While U-17 successes don’t necessarily translate to senior team accolades, in the case of Castellanos and La Vinotinto, there’s reason for optimism as the cycle for the 2019 Women’s World Cup truly begins in earnest. Despite missing out on the 2015 edition of the tournament due to a last-match draw at the 2014 Copa América Femenina, Venezuela should be favored to, at the very least, make the last round of the 2018 Copa América. And this is where CONMEBOL’s quirky qualification process for both the World Cup and the Summer Olympics comes into play.
Venezuela has something few others in CONMEBOL can claim to have: a superstar-in-the-making.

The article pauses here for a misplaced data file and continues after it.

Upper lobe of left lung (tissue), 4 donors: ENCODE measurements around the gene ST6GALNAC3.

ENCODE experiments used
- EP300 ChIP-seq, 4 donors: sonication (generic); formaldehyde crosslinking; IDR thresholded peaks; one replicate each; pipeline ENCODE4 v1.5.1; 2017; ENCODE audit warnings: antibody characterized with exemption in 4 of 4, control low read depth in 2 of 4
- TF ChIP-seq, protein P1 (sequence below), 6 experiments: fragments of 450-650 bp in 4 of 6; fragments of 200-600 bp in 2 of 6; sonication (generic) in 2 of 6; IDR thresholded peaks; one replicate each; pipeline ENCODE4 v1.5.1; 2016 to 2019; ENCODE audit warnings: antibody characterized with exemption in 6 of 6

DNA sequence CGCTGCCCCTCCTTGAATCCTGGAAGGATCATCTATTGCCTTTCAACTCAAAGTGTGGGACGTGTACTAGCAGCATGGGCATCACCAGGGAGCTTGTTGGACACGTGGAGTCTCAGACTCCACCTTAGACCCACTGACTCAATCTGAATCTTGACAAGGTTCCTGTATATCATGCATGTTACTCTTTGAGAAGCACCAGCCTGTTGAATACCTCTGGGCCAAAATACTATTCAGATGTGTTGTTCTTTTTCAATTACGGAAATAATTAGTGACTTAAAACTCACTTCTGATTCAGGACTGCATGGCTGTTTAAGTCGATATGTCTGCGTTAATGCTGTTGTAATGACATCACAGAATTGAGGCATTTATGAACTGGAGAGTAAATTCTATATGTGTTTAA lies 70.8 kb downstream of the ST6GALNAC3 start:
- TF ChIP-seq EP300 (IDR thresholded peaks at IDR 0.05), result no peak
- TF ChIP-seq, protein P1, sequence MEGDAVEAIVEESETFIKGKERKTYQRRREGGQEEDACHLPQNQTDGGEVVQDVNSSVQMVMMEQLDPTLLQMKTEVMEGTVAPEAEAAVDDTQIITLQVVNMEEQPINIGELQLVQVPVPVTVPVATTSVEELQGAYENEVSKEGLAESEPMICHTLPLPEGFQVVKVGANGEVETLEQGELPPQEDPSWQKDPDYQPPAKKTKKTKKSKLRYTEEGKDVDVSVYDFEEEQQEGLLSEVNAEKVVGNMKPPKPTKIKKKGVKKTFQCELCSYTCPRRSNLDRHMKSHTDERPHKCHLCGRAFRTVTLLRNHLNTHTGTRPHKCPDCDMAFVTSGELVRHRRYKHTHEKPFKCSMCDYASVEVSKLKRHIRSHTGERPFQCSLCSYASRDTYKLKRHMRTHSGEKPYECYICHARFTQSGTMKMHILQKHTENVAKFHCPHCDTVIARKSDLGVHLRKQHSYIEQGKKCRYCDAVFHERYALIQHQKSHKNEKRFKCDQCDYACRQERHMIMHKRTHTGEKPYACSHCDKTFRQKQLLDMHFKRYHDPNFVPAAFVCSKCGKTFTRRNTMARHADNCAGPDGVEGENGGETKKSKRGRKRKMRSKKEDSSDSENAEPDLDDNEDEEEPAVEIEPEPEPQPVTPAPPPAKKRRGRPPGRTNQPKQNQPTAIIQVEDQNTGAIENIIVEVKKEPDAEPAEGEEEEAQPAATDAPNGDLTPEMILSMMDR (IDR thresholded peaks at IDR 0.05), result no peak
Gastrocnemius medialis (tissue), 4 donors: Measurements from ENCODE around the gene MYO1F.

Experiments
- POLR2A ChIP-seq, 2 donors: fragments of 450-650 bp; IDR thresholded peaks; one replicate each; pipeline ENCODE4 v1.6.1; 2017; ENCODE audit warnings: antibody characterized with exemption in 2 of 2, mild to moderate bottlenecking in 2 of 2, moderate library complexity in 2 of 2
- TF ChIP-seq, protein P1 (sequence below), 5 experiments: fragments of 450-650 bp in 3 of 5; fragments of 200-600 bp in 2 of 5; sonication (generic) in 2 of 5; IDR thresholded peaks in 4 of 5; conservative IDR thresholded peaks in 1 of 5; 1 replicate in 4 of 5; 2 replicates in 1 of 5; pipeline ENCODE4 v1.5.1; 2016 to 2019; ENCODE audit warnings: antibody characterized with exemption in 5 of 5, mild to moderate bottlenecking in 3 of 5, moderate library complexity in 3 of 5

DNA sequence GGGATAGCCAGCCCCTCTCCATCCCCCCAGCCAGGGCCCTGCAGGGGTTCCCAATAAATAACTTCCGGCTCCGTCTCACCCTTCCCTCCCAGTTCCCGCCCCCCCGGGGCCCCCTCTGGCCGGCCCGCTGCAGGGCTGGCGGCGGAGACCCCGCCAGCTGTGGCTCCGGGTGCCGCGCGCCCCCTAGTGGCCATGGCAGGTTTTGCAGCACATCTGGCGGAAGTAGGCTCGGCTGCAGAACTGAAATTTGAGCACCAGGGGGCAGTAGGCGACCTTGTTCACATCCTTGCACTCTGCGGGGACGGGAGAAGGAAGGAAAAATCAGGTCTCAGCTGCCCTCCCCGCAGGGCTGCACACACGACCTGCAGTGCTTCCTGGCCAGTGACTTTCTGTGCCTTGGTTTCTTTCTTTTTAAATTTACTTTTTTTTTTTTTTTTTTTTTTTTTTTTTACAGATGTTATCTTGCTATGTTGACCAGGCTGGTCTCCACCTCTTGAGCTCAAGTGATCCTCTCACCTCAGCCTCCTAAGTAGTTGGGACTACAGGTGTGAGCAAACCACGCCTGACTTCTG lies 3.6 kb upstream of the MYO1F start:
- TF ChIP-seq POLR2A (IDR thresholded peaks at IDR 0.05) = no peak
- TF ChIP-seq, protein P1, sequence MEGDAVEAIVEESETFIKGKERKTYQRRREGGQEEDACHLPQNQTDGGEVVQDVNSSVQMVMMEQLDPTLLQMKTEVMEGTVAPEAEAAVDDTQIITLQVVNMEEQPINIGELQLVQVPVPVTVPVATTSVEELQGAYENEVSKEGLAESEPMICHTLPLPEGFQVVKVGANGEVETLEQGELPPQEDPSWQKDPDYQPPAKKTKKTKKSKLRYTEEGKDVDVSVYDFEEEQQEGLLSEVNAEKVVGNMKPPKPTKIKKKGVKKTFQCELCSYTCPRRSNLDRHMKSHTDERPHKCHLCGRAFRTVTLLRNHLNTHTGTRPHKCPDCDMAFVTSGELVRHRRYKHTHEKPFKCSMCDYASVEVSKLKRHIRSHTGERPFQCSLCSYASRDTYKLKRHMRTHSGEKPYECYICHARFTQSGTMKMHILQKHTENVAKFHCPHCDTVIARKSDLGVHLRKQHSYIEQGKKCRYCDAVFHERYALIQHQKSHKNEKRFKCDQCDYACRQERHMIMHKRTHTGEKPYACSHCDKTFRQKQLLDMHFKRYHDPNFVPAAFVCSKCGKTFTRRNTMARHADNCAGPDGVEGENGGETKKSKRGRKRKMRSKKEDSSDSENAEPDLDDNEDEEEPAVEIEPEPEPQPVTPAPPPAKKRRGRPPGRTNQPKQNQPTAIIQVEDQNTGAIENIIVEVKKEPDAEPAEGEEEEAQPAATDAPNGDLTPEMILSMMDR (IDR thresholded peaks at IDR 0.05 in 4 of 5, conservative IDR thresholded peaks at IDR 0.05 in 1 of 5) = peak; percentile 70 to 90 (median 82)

South America’s 10 teams fight over 2.5 spots for the World Cup via the quadrennial continental tournament known as the Copa América. The countries are split into 2 groups of 5, where the top 2 in each group advance to a final stage. In that final stage, consisting of the 4 teams that advance from the group stage, the top 2 advance directly to both the following World Cup and the following Summer Olympics. The third place team advances to a continental playoff against CONCACAF for a slot in the World Cup. Venezuela, in the 2014 edition of the Copa América Femenina, needed a victory against Peru in their final match to advance into the final stage, as long as Uruguay beat Ecuador in those countries’ final match–which they did. Unfortunately for La Vinotinto, a 0-0 draw left them out, but not without hope for the future.